#5: “Barton Fink” (1991)
Leave it up to the Coen brothers to pen a movie about a playwright in the 1940s going through a mental nightmare after being hired by Hollywood to write scripts. Starring John Turturro as Barton Fink, the film initially finds Barton experiencing writer’s block when he’s assigned his first Hollywood project. Things get even worse when he’s suddenly and unknowingly involved in a murder investigation. Influenced by directing stalwarts like Stanley Kubrick and Roman Polanski, “Barton Fink” is still unmistakably a Coen brothers’ film. Defying all genre rules, it’s a devastating and unsettling critique of the entertainment business that swept Cannes by taking the Palme d’Or as well as the awards for Best Actor for Turturro and Best Director for the Coens.

#4: “Apocalypse Now” (1979)
Inspired by Joseph Conrad’s novel “Heart of Darkness,” this Francis Ford Coppola feature about the Vietnam War is one of the most epic war movies ever. The film had a difficult and lengthy production which involved changes in casting well into production. Marlon Brando’s towering performance is eerily fascinating, and the supporting roster includes then-newcomers Laurence Fishburne and Harrison Ford. However, the film’s strenuous production, which caused a heart attack for lead actor Martin Sheen, resulted in a true classic. “Apocalypse Now” was deemed a “culturally, aesthetically and historically” significant work by the National Film Registry and – although that decision was met by some with derision – it tied for the Palme d’Or .

#3: “Pulp Fiction” (1994)
Miramax’s Harvey Weinstein arranged a promotional tour for this film that was unprecedented for an independent feature by a second-time director. The entire cast of the black comedy/crime story showed up at the Cannes Film Festival for a midnight screening, creating a sensation. Did that help it win the Palme d’Or? Possibly, but there’s no denying it was worthy of the award on its own merits. “Pulp Fiction” made Tarantino an important and influential director, and the movie turned genre expectations on their heads. Going against the rules of traditional screenwriting and plot development, “Pulp Fiction” succeeded on its own specific terms.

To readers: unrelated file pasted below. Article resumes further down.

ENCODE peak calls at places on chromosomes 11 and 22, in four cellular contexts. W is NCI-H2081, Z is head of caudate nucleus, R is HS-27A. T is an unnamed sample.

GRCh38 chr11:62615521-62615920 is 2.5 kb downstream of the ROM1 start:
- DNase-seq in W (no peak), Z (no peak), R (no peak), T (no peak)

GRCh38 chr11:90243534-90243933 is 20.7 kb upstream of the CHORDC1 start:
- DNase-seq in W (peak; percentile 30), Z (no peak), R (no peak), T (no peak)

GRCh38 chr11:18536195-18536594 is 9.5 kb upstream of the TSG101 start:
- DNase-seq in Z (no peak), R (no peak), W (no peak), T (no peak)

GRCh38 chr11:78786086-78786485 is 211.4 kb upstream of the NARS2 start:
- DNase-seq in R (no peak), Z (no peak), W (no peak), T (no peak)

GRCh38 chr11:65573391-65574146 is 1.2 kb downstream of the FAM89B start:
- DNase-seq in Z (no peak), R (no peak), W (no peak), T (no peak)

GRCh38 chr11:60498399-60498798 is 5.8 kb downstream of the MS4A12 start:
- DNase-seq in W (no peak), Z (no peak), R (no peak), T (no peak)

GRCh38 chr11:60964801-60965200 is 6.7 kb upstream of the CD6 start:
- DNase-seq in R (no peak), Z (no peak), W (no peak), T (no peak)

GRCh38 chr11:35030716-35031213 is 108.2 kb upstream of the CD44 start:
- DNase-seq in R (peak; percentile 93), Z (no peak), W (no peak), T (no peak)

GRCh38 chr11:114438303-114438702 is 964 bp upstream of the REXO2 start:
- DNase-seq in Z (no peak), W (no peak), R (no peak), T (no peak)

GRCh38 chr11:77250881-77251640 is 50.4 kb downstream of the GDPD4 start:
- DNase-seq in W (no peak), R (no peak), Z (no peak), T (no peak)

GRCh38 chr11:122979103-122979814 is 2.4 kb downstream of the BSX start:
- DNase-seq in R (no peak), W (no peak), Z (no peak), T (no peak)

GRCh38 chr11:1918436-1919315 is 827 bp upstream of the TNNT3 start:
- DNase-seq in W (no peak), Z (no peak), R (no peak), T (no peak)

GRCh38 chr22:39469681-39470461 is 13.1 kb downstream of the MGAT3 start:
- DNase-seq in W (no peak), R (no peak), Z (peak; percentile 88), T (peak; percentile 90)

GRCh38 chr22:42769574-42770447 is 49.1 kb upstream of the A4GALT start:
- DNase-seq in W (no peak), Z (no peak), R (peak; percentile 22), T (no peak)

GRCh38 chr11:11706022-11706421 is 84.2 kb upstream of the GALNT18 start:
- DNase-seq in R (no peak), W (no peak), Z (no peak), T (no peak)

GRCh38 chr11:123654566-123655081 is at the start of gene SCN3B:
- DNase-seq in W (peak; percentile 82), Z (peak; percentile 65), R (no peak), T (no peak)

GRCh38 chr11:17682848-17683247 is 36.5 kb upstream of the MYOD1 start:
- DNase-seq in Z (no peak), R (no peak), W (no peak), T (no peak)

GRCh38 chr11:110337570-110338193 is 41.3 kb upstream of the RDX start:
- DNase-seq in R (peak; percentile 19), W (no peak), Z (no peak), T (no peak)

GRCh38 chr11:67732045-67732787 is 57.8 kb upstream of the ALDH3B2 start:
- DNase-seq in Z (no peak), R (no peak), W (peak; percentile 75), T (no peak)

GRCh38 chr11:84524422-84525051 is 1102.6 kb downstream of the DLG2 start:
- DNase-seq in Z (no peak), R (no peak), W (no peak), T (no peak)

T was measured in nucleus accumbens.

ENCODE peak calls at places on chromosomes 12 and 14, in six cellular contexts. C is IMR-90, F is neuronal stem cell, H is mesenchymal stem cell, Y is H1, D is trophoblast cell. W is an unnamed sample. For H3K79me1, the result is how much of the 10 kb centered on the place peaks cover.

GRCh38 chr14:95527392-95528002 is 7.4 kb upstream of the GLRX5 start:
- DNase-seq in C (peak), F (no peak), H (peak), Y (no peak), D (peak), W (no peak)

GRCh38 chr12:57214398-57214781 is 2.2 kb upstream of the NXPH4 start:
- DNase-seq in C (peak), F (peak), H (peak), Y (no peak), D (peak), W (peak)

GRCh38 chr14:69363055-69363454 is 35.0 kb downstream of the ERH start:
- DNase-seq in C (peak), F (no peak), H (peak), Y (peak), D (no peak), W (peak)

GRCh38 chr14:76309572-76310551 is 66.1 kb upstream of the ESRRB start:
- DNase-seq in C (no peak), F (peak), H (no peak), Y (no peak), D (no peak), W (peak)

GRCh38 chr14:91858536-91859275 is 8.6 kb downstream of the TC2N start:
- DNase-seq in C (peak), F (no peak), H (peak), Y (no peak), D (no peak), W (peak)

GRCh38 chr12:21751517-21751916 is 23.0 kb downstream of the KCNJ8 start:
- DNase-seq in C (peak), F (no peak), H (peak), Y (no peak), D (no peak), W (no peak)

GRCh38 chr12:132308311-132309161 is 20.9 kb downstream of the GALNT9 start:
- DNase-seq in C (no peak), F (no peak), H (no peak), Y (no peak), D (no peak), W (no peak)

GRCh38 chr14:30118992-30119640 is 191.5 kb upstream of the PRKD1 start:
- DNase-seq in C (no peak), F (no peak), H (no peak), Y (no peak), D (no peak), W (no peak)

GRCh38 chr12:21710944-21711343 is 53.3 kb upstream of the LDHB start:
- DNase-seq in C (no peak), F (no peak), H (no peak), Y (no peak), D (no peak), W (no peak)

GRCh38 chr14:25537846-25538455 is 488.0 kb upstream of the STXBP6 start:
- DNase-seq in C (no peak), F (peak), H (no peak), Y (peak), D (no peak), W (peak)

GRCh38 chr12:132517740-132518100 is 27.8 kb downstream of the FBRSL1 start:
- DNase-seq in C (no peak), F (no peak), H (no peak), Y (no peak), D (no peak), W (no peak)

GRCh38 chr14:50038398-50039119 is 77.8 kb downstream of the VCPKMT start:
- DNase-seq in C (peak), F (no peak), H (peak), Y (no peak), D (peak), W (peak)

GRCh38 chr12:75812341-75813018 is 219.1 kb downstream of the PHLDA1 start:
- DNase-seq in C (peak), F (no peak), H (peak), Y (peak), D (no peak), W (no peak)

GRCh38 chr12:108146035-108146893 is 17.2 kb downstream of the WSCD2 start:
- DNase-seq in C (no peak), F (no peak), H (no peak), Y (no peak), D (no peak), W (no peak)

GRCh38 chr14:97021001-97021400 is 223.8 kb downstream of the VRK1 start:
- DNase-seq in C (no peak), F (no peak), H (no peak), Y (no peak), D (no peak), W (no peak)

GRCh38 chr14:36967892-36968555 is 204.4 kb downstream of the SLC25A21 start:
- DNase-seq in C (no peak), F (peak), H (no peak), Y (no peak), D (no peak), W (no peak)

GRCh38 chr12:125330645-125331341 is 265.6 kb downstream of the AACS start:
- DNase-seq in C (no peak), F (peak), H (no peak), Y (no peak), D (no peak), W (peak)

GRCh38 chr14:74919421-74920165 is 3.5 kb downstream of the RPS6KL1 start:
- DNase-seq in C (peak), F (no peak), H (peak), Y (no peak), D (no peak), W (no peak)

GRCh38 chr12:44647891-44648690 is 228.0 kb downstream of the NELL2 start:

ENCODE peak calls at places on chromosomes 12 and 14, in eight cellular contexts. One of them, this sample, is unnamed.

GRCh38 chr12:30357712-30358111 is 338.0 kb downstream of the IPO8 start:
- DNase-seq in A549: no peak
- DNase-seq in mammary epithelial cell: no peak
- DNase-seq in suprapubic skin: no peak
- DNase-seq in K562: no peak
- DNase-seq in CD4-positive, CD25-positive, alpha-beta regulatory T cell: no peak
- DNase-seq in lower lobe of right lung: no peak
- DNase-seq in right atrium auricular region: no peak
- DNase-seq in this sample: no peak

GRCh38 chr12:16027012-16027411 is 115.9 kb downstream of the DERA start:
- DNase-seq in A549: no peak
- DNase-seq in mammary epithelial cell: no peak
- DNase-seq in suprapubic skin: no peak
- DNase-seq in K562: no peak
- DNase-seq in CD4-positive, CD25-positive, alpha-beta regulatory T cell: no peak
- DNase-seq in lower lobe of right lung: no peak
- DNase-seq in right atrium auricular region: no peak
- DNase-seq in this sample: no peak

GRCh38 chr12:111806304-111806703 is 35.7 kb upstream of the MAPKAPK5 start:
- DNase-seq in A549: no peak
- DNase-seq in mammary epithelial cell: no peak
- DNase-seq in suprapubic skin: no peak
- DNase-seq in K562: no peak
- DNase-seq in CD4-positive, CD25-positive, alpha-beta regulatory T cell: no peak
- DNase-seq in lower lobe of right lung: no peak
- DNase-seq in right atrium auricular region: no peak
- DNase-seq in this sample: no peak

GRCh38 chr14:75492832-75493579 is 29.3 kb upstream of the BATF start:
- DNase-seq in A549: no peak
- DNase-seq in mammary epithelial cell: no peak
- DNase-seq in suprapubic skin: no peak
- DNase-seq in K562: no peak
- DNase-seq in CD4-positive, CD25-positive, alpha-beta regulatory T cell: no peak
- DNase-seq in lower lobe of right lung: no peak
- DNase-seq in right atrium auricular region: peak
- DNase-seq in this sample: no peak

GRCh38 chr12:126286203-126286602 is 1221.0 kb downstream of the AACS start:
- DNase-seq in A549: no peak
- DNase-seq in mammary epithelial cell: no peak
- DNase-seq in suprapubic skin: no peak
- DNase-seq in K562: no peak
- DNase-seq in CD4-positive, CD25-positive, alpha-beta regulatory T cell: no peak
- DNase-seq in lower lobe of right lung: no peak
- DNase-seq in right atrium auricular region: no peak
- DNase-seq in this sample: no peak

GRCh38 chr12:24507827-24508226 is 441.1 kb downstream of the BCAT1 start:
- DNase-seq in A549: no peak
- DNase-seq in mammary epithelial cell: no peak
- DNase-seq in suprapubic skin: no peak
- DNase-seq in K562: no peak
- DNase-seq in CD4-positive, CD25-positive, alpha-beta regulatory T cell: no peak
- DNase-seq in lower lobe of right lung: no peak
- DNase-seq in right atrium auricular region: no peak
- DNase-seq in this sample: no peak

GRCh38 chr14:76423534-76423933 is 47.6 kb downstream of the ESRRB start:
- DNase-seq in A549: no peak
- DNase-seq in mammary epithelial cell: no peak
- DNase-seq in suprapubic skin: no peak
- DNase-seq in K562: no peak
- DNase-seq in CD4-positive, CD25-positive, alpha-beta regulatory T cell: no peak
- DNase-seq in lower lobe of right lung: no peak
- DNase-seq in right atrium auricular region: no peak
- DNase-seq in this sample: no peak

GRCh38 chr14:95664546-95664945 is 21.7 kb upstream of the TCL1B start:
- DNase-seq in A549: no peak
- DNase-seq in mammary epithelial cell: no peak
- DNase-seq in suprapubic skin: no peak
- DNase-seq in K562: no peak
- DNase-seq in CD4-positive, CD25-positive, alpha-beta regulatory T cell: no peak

#2: “Taxi Driver” (1976)
This Scorsese film is another example of a movie that played at Cannes and went down in history as a cult classic. A young and scrawny Robert De Niro plays a taxi driver who wants to clean the streets of New York of all the “scum.” He’s the prototype of many Scorsese protagonists struggling with their masculinity, religion and their place in society. The film also features 13-year-old Jodie Foster in one of the most memorable performances of her career. Although “Taxi Driver” was booed when it was first showed at the festival, it’s now considered by many as one of the best films ever to win the Palme d’Or.

Before we unveil our top pick, here are a few honorable mentions:
- “All That Jazz” (1979)

- “Paris, Texas” (1984)

- “Blow-Up” (1966)

- “The Umbrellas of Cherbourg” (1964)


#1: “La Dolce Vita” (1960)
Our top pick is a stunningly-directed classic that made waves with its fascinatingly stylized approach to moviemaking. Quite ahead of his time, director Federico Fellini tackled the topic of tabloid culture and shallow glitz. He follows Marcello, a gossip magazine reporter on a seven-night journey to experience the “sweet life” of Rome’s elite. The result is a series of cinematic moments devoid of a traditional plot structure. Fellini’s obsession with our futile search for love and happiness in places empty of such possibilities influenced the work of directors like David Lynch, Martin Scorsese, and many more. Decades later, this Palme d’Or winner is still undeniably thrilling.

Do you agree with our list? What is your personal favorite Palme d’Or winner? For more top 10s published daily, be sure to subscribe to WatchMojo.com.